Armory Week 2015

Early Sales at the Armory Show

Armory Show visitors with work by Nick Cave at Jack Shainman

Armory Show visitors with work by Nick Cave at Jack Shainman.

Halfway down one of the aisles in Pier 94, which houses the contemporary art portion of The Armory Show, Ingleby Gallery’s booth features a painting by Harland Miller emblazoned with the words “There’s No Business Like No Business.” As if flouting that truism, there seemed to be plenty of business being done at the fair today, during its VIP Preview. ARTnews spoke with some of the dealers at the galleries that flank the Show’s entrance, which tend to be the ones with the fair’s more valuable artworks. Most of these galleries do both of the major New York contemporary fairs, the more established Armory Show, and the younger Frieze New York.

At the London-based Lisson Gallery,  director Alex Logsdail said he sold the sizable Dan Graham mirror pavilion piece that fronts the gallery’s large booth for $350,000 to an American collector. The piece is a variation on one recently acquired by the Metropolitan Museum of Art. For Lisson, Logsdail said, the Armory Show plays an important role because it’s been around for a while and attracts a solid group of American collectors. It functions, however, at a somewhat lower price point than a fair like Art Basel in Switzerland. He said $1 million to $1.5 million tends to be the upper limit in terms of the value of individual works dealers bring here.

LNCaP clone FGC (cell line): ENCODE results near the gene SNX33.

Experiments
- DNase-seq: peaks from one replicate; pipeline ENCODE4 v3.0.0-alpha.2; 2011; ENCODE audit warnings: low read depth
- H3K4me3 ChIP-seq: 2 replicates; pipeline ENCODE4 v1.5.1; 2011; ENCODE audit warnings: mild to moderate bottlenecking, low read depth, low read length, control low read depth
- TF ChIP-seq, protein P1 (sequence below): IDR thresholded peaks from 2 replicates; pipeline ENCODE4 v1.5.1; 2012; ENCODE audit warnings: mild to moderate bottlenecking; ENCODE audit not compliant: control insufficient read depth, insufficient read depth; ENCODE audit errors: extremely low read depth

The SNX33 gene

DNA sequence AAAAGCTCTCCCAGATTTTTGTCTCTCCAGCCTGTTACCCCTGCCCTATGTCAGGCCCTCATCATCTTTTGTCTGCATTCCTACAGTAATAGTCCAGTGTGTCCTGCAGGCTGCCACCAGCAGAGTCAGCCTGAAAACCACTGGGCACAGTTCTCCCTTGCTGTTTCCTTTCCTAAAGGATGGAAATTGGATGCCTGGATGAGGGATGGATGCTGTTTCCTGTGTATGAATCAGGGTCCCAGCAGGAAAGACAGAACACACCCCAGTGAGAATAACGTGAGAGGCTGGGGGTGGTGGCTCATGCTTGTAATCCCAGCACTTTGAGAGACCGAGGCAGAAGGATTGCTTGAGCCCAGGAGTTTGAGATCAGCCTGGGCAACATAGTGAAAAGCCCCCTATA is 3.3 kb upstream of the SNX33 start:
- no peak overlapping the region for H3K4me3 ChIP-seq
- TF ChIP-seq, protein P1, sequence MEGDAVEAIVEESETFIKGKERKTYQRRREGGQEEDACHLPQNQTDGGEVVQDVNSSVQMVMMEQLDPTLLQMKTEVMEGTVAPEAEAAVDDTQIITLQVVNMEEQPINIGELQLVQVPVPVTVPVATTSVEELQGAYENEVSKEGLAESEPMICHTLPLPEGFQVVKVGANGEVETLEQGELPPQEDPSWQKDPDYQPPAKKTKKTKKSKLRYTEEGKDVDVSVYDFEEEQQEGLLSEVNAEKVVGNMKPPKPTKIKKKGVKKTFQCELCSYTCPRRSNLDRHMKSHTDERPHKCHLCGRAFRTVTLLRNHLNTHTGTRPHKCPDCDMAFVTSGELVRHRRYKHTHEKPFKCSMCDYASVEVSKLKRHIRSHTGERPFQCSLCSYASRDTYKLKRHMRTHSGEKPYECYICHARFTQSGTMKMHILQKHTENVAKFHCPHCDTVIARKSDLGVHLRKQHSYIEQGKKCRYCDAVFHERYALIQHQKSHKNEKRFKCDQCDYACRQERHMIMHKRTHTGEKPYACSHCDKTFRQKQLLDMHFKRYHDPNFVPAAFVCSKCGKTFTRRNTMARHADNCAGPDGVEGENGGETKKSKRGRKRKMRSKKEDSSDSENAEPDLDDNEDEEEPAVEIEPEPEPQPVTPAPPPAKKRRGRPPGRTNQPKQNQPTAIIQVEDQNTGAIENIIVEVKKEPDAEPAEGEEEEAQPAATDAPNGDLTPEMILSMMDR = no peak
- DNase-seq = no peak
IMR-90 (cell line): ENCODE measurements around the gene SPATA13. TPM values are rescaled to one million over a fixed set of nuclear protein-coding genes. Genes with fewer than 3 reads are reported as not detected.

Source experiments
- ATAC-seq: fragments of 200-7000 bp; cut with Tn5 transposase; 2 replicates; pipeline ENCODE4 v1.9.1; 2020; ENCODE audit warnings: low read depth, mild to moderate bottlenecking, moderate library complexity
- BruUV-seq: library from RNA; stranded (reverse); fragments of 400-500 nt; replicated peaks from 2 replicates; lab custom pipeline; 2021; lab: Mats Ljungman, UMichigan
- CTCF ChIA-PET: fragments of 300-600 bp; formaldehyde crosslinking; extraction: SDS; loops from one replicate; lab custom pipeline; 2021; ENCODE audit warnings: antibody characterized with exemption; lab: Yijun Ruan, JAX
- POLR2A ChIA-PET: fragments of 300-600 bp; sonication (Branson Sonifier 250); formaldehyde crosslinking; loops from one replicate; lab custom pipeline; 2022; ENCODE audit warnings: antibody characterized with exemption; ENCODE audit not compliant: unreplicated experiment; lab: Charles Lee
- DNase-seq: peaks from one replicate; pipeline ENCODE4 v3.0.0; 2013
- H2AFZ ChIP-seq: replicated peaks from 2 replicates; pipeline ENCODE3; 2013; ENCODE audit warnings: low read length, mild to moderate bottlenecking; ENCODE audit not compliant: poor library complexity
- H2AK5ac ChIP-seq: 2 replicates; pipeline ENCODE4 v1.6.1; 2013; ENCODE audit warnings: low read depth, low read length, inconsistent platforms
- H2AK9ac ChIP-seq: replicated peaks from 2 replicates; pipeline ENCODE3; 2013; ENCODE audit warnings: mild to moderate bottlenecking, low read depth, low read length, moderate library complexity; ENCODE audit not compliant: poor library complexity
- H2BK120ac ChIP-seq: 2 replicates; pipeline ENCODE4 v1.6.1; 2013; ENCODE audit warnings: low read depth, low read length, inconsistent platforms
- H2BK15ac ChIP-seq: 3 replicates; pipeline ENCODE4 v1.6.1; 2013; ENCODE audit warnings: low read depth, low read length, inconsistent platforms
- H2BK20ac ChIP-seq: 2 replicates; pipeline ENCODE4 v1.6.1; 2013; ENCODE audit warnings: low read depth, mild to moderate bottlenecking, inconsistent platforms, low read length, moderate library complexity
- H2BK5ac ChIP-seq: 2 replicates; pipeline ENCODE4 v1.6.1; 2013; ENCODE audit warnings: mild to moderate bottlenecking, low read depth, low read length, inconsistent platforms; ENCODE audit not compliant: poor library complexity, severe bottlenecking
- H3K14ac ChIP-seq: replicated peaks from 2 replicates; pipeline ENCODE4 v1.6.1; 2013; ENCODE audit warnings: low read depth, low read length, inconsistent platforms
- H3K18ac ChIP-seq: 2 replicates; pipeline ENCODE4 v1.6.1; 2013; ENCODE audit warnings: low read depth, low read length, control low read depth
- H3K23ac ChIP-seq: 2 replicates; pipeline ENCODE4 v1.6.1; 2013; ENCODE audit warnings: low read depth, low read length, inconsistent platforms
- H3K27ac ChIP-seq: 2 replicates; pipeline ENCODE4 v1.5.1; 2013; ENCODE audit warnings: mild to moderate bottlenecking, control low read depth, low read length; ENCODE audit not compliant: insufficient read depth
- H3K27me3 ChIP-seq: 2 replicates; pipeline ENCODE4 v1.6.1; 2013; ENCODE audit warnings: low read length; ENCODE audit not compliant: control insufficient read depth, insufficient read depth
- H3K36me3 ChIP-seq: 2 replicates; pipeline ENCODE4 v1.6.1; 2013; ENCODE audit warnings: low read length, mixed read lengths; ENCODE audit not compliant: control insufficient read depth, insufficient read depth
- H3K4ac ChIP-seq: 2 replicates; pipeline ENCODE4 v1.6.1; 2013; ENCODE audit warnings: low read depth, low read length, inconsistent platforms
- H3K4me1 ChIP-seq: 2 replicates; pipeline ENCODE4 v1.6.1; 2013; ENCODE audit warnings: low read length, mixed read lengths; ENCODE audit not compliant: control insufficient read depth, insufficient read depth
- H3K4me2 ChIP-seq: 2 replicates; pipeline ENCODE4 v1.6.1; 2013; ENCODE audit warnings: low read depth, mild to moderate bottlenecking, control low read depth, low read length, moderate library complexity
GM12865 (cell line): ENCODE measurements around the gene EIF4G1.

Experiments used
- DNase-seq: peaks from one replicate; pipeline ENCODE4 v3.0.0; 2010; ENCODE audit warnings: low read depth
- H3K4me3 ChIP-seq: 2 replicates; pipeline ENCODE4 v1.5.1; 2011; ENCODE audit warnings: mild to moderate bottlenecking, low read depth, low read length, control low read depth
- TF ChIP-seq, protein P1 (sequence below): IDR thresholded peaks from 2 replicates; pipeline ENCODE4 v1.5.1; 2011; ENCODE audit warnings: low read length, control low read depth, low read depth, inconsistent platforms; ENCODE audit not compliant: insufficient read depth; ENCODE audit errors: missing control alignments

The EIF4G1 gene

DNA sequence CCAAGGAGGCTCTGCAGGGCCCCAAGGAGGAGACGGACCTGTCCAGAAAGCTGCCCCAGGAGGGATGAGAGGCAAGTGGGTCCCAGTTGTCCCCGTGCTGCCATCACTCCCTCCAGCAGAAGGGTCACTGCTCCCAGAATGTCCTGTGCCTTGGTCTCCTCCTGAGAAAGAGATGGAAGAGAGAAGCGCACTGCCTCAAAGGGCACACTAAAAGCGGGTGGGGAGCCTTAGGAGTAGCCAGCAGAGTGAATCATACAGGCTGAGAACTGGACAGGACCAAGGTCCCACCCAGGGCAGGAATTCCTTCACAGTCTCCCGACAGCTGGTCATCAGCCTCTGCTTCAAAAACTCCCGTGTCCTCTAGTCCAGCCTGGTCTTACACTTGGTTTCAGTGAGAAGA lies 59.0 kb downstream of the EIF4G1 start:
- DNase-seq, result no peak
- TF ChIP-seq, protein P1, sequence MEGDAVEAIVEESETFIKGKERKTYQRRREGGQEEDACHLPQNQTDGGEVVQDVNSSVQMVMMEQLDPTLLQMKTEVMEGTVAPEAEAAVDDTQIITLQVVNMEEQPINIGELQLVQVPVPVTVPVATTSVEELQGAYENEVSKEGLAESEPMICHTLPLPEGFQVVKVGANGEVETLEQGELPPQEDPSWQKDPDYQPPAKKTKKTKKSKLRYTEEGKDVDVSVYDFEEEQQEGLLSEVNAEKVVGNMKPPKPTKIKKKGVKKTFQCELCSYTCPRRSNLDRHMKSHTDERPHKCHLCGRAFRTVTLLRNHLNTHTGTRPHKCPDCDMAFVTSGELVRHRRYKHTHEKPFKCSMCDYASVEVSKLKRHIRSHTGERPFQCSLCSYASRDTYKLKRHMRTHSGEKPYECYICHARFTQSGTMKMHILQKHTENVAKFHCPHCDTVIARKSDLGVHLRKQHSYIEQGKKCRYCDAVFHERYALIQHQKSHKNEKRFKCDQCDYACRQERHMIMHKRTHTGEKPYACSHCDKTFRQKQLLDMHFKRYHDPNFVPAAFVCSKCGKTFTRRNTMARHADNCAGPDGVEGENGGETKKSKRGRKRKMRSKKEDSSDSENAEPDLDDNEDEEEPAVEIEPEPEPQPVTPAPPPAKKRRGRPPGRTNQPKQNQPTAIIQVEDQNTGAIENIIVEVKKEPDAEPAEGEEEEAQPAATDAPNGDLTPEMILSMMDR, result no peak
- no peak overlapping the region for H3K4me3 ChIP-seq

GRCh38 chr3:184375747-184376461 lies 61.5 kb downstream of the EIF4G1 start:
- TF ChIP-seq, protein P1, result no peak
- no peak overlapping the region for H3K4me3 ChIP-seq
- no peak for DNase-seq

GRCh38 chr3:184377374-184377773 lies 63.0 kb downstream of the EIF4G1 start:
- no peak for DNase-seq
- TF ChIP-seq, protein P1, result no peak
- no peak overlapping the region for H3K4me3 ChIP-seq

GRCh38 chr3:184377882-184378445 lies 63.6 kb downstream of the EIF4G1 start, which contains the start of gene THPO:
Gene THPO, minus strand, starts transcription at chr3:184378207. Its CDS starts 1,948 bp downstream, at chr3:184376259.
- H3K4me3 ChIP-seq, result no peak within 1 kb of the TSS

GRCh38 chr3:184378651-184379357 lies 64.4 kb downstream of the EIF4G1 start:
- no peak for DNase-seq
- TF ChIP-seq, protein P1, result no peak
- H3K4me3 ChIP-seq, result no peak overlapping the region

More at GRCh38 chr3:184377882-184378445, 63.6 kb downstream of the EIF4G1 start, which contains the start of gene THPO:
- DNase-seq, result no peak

Nearby, Paris and Salzburg-based gallerist Thaddeus Ropac’s both has two confrontational works by Bjarne Melgaard front-and-center. Those challenging pieces had yet to sell by day’s end, but the gallery has already parted with a 2014 painting by Georg Baselitz, priced at $550,000, and two Liza Lou pieces, which look like abstract paintings but are made with tiny glass beads, for $195,000 apiece, as well as works by Alex Katz and Robert Longo. The crowd here, a director at Ropac said, seems to be “90 percent American.”

Around the corner, New York-based gallery Sean Kelly sold a major new painting by Kehinde Wiley, whose exhibition just opened at the Brooklyn Museum, for $125,000, as well as a 2012 sculpture by Antony Gormley, for 350,000 British pounds (around $537,000). Kelly has gone on the record in the past saying that The Armory Show is a very successful fair for his gallery.

Nearby, a display at another New York-based gallery, Jack Shainman, has consistently been attracting crowd throughout the day. A  2011 “sound suit” piece by Nick Cave, with a surface stitched with white buttons, stands in front of a large wall-mounted piece by El Anatsui. By late afternoon, Shainman had sold the Nick Cave, for $125,000.

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